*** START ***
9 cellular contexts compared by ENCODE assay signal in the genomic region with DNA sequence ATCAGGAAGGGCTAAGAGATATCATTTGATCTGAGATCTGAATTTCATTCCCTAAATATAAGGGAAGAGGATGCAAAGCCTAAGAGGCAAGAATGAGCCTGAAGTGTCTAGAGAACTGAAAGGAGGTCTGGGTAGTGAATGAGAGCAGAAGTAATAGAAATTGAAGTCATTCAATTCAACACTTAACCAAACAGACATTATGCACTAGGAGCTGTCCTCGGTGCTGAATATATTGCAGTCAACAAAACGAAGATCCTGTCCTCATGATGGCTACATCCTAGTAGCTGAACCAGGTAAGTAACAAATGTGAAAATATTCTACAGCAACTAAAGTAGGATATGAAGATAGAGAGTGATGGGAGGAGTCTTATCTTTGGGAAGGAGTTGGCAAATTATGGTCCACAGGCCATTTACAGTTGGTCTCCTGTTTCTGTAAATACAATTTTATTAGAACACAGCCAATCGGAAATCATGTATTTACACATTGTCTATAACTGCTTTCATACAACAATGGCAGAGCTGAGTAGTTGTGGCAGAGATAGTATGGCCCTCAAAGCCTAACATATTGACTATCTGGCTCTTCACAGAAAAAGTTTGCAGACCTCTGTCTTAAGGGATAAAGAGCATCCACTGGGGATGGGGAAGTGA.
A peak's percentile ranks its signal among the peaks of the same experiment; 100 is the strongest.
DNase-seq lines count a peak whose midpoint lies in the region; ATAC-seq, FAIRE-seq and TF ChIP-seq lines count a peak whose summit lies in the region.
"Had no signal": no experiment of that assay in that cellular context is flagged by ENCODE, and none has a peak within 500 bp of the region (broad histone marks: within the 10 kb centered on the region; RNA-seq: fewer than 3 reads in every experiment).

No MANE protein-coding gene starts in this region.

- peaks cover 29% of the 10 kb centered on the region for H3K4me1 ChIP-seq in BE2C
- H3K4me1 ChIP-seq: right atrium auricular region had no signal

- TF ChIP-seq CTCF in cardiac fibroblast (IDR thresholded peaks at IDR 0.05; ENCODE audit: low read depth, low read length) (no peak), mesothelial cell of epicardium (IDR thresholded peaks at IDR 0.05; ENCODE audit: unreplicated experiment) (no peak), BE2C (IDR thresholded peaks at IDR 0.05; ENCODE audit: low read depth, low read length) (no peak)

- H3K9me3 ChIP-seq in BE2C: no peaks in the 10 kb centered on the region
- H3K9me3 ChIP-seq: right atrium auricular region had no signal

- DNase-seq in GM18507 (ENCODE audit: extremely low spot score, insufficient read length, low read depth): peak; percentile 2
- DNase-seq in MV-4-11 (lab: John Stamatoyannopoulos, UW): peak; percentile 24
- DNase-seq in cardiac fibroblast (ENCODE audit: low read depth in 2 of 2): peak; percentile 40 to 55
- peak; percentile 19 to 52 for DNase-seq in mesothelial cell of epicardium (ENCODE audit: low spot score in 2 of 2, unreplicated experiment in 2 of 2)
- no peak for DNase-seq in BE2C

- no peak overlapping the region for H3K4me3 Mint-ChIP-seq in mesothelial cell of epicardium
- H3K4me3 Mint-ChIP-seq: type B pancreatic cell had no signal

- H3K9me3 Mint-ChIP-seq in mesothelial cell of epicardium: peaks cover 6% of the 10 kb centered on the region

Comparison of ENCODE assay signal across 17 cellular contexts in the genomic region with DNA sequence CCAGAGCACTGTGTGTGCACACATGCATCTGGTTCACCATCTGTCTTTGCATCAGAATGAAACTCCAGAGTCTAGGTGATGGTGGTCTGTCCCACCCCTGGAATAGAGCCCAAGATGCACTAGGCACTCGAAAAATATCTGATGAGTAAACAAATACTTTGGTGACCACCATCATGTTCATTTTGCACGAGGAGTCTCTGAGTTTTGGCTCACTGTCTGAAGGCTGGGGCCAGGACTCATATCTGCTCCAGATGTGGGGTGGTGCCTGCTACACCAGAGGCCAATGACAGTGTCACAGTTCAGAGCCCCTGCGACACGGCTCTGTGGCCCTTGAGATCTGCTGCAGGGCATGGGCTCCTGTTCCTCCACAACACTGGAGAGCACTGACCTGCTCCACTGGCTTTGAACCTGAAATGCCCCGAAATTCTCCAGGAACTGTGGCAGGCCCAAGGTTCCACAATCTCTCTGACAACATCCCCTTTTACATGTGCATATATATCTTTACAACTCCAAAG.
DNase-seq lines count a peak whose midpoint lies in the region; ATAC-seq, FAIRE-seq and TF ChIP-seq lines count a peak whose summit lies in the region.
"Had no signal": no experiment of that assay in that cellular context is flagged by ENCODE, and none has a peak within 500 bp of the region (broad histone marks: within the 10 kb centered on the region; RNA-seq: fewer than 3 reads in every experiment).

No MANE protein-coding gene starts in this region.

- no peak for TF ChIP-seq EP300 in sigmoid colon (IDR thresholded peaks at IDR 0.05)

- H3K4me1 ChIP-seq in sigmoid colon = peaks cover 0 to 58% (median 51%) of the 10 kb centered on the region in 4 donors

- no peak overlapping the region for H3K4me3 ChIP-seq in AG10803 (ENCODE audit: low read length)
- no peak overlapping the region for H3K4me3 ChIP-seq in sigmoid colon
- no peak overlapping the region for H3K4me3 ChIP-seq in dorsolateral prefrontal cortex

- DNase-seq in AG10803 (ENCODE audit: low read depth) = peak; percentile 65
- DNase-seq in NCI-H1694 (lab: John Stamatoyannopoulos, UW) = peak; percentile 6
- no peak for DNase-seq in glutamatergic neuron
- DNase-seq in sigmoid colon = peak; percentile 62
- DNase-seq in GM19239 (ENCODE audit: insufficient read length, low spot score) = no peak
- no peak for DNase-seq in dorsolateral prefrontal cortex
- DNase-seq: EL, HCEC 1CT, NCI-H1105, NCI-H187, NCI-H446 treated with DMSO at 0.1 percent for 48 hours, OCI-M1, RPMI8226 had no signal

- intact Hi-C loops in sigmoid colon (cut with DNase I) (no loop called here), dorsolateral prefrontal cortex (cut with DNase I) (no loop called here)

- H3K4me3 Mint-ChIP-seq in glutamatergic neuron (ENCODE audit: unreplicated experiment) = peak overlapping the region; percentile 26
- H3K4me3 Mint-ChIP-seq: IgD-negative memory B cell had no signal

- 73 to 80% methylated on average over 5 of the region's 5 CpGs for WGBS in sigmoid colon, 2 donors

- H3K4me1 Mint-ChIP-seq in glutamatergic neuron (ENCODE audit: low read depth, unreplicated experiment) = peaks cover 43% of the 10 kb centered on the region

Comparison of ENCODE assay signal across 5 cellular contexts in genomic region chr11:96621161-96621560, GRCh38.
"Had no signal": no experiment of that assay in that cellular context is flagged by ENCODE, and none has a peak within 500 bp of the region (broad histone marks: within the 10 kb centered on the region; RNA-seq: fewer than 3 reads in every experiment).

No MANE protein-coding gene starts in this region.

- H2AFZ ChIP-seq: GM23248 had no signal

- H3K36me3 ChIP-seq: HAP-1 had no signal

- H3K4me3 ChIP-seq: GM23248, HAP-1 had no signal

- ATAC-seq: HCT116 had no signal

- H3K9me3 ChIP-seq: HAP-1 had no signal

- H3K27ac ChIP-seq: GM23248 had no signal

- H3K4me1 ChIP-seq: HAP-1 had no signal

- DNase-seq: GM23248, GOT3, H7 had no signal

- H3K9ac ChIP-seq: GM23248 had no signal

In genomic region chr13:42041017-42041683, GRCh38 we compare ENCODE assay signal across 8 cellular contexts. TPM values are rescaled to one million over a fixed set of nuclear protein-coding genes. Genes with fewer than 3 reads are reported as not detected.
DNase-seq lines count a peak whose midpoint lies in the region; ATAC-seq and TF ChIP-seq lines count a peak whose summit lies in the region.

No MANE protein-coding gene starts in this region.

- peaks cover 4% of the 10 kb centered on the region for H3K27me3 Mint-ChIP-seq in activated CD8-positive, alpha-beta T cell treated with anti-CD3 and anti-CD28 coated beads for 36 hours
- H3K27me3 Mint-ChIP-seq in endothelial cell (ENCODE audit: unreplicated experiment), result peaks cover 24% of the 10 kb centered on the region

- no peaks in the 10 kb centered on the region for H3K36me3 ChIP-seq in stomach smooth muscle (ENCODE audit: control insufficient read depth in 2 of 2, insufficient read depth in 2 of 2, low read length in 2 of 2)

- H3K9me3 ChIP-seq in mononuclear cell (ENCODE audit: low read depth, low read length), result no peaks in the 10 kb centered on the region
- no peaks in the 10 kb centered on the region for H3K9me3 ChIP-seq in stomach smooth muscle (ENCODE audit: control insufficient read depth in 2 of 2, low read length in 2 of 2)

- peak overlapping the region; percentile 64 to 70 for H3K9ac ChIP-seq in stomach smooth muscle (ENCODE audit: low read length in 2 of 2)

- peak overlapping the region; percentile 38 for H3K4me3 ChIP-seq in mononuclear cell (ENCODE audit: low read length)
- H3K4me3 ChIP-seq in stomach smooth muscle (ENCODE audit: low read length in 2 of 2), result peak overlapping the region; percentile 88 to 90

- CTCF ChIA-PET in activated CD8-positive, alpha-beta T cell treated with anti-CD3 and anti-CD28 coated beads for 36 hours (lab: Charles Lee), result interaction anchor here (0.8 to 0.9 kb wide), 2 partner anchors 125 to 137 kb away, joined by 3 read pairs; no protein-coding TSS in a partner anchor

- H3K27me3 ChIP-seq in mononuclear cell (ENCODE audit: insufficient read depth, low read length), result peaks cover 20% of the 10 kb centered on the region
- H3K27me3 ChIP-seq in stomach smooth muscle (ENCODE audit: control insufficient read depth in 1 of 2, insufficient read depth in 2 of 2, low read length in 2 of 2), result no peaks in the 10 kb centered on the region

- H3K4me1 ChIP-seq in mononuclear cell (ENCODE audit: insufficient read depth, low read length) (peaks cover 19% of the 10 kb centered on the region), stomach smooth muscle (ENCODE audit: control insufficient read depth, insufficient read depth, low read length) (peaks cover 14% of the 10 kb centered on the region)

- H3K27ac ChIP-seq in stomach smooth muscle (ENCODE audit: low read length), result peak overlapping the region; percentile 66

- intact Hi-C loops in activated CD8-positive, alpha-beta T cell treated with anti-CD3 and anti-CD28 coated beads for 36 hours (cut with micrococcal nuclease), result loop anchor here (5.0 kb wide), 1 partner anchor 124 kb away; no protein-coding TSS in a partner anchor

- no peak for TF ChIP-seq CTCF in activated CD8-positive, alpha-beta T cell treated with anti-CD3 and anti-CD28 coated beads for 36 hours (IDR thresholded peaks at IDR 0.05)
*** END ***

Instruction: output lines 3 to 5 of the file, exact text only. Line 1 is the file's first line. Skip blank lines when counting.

DNase-seq lines count a peak whose midpoint lies in the region; ATAC-seq, FAIRE-seq and TF ChIP-seq lines count a peak whose summit lies in the region.
"Had no signal": no experiment of that assay in that cellular context is flagged by ENCODE, and none has a peak within 500 bp of the region (broad histone marks: within the 10 kb centered on the region; RNA-seq: fewer than 3 reads in every experiment).

No MANE protein-coding gene starts in this region.